You can also search for duplicates outside the import process using various search criteria – such as nickname and address, nickname and telephone, nickname and email and nickname and zip code – applied to the entire database or a specific subset of customers. These searches are often run daily. Other searches, such as email and address, can be run weekly or bi-weekly.
While running manual searches you can use the system-defined keys or user-defined keys (for name and address). The system has two default name and address keys, but the user-defined keys help catch spelling mistakes sales associates often make, nicknames they often use, and the use of non-standardized addresses. You can catch more duplicates by creating your own keys and varying the components.
Don’t put it off!
Duplicates should be identified and consolidated daily to keep your database clean and duplicate free. Get your sales associates on board – make sure they understand the value of entering good data and focus carefully when entering records. Determine user-defined keys to fine tune your searches to suit your database, and invest in address standardization software (such as QAS) to minimize errors.
Lastly, and perhaps most importantly, mass consolidate with caution, to avoid making mistakes such as consolidating your VIP customer with a non-VIP customer or an employee record with a customer. While manually consolidating, drag and drop the information you need from the duplicate record to the destination record. Be careful, because the duplicate record gets wiped out, and the only information available to you will be the customer number on that duplicate record.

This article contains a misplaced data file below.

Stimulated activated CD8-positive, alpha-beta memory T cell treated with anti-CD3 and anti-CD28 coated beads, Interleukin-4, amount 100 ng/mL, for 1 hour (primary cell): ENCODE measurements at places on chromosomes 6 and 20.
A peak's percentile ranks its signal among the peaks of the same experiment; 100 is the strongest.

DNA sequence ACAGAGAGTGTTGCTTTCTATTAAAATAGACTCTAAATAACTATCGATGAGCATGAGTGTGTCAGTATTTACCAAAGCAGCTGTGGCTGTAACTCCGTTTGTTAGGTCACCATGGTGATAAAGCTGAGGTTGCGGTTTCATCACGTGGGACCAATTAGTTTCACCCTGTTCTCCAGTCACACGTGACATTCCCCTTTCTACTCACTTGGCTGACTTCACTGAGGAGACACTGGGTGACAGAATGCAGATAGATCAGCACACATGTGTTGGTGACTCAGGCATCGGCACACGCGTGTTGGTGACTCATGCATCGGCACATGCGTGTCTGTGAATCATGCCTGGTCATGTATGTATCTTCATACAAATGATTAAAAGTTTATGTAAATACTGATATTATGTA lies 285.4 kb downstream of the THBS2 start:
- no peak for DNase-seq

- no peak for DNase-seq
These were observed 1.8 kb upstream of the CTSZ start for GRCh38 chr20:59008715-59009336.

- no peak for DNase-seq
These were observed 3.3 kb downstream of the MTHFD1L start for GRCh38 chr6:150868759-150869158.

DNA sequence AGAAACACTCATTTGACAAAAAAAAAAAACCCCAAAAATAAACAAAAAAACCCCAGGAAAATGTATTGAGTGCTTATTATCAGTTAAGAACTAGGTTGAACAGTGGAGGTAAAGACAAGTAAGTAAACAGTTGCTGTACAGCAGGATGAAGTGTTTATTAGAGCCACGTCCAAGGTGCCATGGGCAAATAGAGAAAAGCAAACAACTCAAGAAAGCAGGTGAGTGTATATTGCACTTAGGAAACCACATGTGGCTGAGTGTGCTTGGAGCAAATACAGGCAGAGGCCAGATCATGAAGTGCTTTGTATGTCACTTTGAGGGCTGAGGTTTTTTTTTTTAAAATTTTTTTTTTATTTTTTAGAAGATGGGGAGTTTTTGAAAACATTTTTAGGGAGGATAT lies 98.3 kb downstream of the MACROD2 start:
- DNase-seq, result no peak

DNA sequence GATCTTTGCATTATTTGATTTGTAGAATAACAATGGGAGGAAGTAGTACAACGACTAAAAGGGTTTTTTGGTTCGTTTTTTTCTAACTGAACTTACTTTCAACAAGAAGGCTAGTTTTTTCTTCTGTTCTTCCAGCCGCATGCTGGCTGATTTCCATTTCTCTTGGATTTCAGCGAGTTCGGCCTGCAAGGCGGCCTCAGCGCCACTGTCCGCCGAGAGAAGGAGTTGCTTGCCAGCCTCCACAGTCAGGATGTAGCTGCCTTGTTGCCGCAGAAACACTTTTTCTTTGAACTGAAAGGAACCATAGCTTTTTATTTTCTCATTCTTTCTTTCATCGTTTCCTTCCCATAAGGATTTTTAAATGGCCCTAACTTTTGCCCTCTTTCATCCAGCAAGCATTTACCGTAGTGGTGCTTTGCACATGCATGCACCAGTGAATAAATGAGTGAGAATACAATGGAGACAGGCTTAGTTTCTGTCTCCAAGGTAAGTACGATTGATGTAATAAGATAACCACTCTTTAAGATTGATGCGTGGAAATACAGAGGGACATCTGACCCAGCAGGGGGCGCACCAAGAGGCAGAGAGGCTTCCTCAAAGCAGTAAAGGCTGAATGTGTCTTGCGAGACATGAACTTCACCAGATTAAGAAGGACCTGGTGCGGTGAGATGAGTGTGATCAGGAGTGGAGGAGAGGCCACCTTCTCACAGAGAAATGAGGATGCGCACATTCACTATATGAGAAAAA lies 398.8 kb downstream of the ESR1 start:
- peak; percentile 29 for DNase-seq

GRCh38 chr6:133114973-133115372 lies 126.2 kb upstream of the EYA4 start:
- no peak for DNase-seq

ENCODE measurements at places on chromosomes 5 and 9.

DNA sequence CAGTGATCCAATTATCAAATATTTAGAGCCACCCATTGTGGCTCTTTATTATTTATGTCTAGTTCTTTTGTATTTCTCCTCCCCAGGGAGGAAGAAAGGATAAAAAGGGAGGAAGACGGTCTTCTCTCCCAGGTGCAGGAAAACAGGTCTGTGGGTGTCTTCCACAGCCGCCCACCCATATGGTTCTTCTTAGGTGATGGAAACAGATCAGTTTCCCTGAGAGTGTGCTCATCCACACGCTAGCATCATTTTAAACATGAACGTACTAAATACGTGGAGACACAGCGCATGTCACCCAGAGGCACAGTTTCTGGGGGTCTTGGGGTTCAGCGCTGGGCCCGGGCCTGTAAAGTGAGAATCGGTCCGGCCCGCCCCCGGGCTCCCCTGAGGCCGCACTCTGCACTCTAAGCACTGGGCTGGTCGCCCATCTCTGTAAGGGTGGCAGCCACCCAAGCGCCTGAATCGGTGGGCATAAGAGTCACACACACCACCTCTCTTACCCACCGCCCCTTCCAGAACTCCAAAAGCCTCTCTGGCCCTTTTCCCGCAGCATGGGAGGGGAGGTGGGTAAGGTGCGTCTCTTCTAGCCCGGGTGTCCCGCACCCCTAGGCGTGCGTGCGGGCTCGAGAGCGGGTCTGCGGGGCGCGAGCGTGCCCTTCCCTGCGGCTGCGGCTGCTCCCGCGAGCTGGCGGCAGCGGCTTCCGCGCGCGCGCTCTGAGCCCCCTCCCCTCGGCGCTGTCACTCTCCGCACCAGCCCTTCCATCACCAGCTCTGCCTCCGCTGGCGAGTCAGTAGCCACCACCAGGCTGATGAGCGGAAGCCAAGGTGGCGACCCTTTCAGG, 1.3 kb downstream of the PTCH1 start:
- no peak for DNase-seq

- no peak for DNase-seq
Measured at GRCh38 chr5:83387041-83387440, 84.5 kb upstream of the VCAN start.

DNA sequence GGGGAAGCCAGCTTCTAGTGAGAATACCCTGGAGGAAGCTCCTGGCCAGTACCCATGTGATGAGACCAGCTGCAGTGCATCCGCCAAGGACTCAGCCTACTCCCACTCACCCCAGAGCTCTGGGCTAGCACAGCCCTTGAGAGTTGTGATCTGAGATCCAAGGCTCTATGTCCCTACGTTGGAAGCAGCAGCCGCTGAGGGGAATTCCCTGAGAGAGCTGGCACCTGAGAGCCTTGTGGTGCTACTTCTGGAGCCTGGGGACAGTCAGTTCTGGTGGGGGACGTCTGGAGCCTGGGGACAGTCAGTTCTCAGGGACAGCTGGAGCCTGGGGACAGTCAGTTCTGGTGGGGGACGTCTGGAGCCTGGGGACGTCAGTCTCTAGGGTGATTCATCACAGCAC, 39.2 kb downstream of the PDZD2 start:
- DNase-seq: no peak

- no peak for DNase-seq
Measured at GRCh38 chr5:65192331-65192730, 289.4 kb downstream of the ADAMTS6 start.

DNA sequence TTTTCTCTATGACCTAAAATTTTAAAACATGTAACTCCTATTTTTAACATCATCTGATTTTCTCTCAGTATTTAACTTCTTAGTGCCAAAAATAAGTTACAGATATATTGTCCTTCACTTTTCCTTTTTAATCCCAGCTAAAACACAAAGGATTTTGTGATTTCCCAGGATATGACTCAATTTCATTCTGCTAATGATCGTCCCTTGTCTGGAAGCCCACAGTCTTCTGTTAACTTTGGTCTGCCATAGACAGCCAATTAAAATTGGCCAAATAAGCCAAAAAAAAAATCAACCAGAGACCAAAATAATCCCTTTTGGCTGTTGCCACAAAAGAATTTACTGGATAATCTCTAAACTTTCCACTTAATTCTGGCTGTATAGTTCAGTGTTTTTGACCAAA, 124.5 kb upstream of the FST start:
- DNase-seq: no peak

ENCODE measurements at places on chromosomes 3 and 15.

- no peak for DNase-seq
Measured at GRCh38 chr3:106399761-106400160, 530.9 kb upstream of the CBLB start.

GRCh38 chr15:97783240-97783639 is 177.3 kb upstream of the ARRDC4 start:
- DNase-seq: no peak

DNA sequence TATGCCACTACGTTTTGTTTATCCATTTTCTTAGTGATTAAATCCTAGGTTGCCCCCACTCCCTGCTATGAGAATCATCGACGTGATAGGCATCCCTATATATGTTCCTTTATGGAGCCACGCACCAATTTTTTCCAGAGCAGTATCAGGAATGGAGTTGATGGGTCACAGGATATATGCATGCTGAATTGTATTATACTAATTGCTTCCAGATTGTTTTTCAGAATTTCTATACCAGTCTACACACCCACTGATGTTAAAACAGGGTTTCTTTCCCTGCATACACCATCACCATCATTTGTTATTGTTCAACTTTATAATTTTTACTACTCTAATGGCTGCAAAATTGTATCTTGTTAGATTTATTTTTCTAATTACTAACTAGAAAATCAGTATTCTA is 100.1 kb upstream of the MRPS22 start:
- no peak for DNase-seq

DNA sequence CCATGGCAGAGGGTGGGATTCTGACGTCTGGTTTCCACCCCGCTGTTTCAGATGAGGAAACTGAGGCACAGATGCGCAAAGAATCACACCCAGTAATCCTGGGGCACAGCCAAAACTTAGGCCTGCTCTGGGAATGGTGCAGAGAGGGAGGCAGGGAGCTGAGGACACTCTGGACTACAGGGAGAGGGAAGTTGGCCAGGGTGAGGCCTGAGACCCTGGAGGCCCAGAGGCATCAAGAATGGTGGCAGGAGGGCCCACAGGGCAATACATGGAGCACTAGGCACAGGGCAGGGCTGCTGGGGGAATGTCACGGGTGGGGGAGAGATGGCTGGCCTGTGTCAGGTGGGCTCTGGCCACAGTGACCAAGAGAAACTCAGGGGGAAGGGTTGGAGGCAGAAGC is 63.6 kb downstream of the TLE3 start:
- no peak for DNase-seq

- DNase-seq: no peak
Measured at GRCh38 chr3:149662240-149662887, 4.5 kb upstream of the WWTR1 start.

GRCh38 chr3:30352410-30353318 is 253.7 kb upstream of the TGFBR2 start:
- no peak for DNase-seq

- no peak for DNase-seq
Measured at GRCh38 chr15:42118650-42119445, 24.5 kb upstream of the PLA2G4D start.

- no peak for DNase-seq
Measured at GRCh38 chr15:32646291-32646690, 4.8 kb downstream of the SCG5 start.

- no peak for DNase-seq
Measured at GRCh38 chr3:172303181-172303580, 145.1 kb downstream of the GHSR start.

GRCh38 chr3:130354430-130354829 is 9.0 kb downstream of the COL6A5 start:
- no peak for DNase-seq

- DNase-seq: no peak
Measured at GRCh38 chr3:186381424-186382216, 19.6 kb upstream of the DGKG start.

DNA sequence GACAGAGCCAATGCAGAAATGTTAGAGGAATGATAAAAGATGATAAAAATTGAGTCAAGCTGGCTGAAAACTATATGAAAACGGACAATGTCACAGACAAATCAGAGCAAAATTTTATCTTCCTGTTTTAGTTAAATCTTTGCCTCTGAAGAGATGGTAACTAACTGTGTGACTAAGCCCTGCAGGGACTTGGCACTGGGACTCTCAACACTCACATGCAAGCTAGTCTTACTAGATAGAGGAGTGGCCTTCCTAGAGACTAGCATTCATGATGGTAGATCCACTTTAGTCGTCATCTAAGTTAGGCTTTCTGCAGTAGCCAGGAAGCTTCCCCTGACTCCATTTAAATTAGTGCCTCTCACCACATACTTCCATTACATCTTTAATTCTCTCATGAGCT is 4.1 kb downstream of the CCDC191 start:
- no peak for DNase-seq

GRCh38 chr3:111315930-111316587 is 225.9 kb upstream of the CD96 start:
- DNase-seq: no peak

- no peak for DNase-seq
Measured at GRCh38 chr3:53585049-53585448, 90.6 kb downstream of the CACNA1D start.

Watch for our next blog, “Your CRM’s Spring Maintenance.”
You’ve probably seen video clips of buildings being brought down with explosives, after they were found to be too old or in too poor of condition to continue serving a useful purpose. I saw one of these the other night. It’s certainly dramatic, especially when you consider the scale and value of the resources involved.
This prompts me to ask: Which building are you currently operating in?
It may seem like an odd question, but as a marketer, your customer database has a lot in common with the buildings pictured above. Both are vital structures that enable multi-million dollar business operations. Both are designed to house and protect core business assets. And both are subject to decay and collapse if they are not routinely maintained.